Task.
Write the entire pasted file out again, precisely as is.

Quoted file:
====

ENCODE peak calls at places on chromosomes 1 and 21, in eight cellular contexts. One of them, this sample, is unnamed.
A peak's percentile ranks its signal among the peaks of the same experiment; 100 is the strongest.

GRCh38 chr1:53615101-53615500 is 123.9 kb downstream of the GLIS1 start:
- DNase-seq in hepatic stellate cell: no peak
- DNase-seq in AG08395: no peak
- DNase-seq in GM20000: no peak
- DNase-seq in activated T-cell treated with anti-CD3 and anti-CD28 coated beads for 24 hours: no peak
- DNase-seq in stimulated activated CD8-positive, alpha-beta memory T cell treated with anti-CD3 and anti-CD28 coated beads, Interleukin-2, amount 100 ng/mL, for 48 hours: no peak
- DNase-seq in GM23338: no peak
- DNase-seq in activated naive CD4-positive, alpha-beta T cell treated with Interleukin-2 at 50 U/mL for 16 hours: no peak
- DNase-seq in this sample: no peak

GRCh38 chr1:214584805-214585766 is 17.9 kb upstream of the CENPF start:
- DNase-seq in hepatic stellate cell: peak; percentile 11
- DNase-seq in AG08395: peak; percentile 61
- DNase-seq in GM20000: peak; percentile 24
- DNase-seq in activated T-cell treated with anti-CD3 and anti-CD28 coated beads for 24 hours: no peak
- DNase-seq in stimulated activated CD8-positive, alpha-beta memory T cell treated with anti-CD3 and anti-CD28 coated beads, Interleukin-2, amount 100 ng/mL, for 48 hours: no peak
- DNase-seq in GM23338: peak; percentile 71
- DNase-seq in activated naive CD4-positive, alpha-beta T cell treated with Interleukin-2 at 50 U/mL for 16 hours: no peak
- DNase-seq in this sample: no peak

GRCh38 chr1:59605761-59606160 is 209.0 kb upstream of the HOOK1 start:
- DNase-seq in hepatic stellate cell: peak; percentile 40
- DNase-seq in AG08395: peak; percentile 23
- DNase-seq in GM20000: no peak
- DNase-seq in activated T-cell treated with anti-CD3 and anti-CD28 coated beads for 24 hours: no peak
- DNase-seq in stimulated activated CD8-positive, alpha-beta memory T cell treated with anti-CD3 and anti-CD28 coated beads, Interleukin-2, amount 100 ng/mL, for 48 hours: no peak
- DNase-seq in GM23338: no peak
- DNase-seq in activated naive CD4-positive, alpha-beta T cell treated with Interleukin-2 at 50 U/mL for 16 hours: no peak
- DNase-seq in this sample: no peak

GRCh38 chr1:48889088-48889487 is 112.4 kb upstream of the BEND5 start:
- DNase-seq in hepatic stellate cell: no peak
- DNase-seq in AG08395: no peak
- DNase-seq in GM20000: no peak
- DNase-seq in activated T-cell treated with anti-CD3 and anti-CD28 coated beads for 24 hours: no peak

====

ENCODE peak calls at places on chromosomes 1 and 21, in eight cellular contexts. One of them, this sample, is unnamed.
A peak's percentile ranks its signal among the peaks of the same experiment; 100 is the strongest.

GRCh38 chr1:53615101-53615500 is 123.9 kb downstream of the GLIS1 start:
- DNase-seq in hepatic stellate cell: no peak
- DNase-seq in AG08395: no peak
- DNase-seq in GM20000: no peak
- DNase-seq in activated T-cell treated with anti-CD3 and anti-CD28 coated beads for 24 hours: no peak
- DNase-seq in stimulated activated CD8-positive, alpha-beta memory T cell treated with anti-CD3 and anti-CD28 coated beads, Interleukin-2, amount 100 ng/mL, for 48 hours: no peak
- DNase-seq in GM23338: no peak
- DNase-seq in activated naive CD4-positive, alpha-beta T cell treated with Interleukin-2 at 50 U/mL for 16 hours: no peak
- DNase-seq in this sample: no peak

GRCh38 chr1:214584805-214585766 is 17.9 kb upstream of the CENPF start:
- DNase-seq in hepatic stellate cell: peak; percentile 11
- DNase-seq in AG08395: peak; percentile 61
- DNase-seq in GM20000: peak; percentile 24
- DNase-seq in activated T-cell treated with anti-CD3 and anti-CD28 coated beads for 24 hours: no peak
- DNase-seq in stimulated activated CD8-positive, alpha-beta memory T cell treated with anti-CD3 and anti-CD28 coated beads, Interleukin-2, amount 100 ng/mL, for 48 hours: no peak
- DNase-seq in GM23338: peak; percentile 71
- DNase-seq in activated naive CD4-positive, alpha-beta T cell treated with Interleukin-2 at 50 U/mL for 16 hours: no peak
- DNase-seq in this sample: no peak

GRCh38 chr1:59605761-59606160 is 209.0 kb upstream of the HOOK1 start:
- DNase-seq in hepatic stellate cell: peak; percentile 40
- DNase-seq in AG08395: peak; percentile 23
- DNase-seq in GM20000: no peak
- DNase-seq in activated T-cell treated with anti-CD3 and anti-CD28 coated beads for 24 hours: no peak
- DNase-seq in stimulated activated CD8-positive, alpha-beta memory T cell treated with anti-CD3 and anti-CD28 coated beads, Interleukin-2, amount 100 ng/mL, for 48 hours: no peak
- DNase-seq in GM23338: no peak
- DNase-seq in activated naive CD4-positive, alpha-beta T cell treated with Interleukin-2 at 50 U/mL for 16 hours: no peak
- DNase-seq in this sample: no peak

GRCh38 chr1:48889088-48889487 is 112.4 kb upstream of the BEND5 start:
- DNase-seq in hepatic stellate cell: no peak
- DNase-seq in AG08395: no peak
- DNase-seq in GM20000: no peak
- DNase-seq in activated T-cell treated with anti-CD3 and anti-CD28 coated beads for 24 hours: no peak